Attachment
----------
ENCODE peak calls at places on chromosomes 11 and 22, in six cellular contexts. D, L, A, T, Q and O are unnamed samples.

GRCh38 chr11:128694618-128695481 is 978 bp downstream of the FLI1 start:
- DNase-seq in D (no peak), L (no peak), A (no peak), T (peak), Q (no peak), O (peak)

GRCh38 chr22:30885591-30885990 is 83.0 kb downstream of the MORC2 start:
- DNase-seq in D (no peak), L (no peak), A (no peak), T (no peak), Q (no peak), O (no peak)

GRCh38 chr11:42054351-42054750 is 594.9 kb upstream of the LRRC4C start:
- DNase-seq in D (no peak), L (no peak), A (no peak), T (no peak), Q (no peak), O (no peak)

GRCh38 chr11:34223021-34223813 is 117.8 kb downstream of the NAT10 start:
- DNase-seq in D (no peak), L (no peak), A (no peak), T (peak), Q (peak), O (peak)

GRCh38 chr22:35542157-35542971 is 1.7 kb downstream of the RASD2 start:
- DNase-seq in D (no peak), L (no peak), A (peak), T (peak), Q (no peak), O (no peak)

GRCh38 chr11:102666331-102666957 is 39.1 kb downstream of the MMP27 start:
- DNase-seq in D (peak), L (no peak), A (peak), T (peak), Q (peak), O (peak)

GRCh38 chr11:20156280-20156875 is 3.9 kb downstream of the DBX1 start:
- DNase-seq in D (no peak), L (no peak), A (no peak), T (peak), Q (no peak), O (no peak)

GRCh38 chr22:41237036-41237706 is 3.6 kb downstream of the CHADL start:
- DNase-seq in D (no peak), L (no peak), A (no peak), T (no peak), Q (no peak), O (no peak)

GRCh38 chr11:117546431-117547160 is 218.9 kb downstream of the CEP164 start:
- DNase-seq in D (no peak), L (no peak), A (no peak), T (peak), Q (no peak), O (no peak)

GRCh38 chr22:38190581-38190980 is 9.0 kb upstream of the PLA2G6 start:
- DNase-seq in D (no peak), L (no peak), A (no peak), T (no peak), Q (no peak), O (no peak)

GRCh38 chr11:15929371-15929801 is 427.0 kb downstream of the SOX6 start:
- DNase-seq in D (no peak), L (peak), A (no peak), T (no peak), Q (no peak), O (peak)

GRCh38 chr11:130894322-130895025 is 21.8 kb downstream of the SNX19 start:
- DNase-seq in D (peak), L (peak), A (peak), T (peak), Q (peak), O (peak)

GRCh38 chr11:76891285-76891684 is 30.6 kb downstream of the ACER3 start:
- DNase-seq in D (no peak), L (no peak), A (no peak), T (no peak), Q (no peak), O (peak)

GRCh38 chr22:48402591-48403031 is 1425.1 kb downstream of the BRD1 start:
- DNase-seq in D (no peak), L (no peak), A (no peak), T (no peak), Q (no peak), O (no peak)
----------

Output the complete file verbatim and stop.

ENCODE peak calls at places on chromosomes 11 and 22, in six cellular contexts. D, L, A, T, Q and O are unnamed samples.

GRCh38 chr11:128694618-128695481 is 978 bp downstream of the FLI1 start:
- DNase-seq in D (no peak), L (no peak), A (no peak), T (peak), Q (no peak), O (peak)

GRCh38 chr22:30885591-30885990 is 83.0 kb downstream of the MORC2 start:
- DNase-seq in D (no peak), L (no peak), A (no peak), T (no peak), Q (no peak), O (no peak)

GRCh38 chr11:42054351-42054750 is 594.9 kb upstream of the LRRC4C start:
- DNase-seq in D (no peak), L (no peak), A (no peak), T (no peak), Q (no peak), O (no peak)

GRCh38 chr11:34223021-34223813 is 117.8 kb downstream of the NAT10 start:
- DNase-seq in D (no peak), L (no peak), A (no peak), T (peak), Q (peak), O (peak)

GRCh38 chr22:35542157-35542971 is 1.7 kb downstream of the RASD2 start:
- DNase-seq in D (no peak), L (no peak), A (peak), T (peak), Q (no peak), O (no peak)

GRCh38 chr11:102666331-102666957 is 39.1 kb downstream of the MMP27 start:
- DNase-seq in D (peak), L (no peak), A (peak), T (peak), Q (peak), O (peak)

GRCh38 chr11:20156280-20156875 is 3.9 kb downstream of the DBX1 start:
- DNase-seq in D (no peak), L (no peak), A (no peak), T (peak), Q (no peak), O (no peak)

GRCh38 chr22:41237036-41237706 is 3.6 kb downstream of the CHADL start:
- DNase-seq in D (no peak), L (no peak), A (no peak), T (no peak), Q (no peak), O (no peak)

GRCh38 chr11:117546431-117547160 is 218.9 kb downstream of the CEP164 start:
- DNase-seq in D (no peak), L (no peak), A (no peak), T (peak), Q (no peak), O (no peak)

GRCh38 chr22:38190581-38190980 is 9.0 kb upstream of the PLA2G6 start:
- DNase-seq in D (no peak), L (no peak), A (no peak), T (no peak), Q (no peak), O (no peak)

GRCh38 chr11:15929371-15929801 is 427.0 kb downstream of the SOX6 start:
- DNase-seq in D (no peak), L (peak), A (no peak), T (no peak), Q (no peak), O (peak)

GRCh38 chr11:130894322-130895025 is 21.8 kb downstream of the SNX19 start:
- DNase-seq in D (peak), L (peak), A (peak), T (peak), Q (peak), O (peak)

GRCh38 chr11:76891285-76891684 is 30.6 kb downstream of the ACER3 start:
- DNase-seq in D (no peak), L (no peak), A (no peak), T (no peak), Q (no peak), O (peak)

GRCh38 chr22:48402591-48403031 is 1425.1 kb downstream of the BRD1 start:
- DNase-seq in D (no peak), L (no peak), A (no peak), T (no peak), Q (no peak), O (no peak)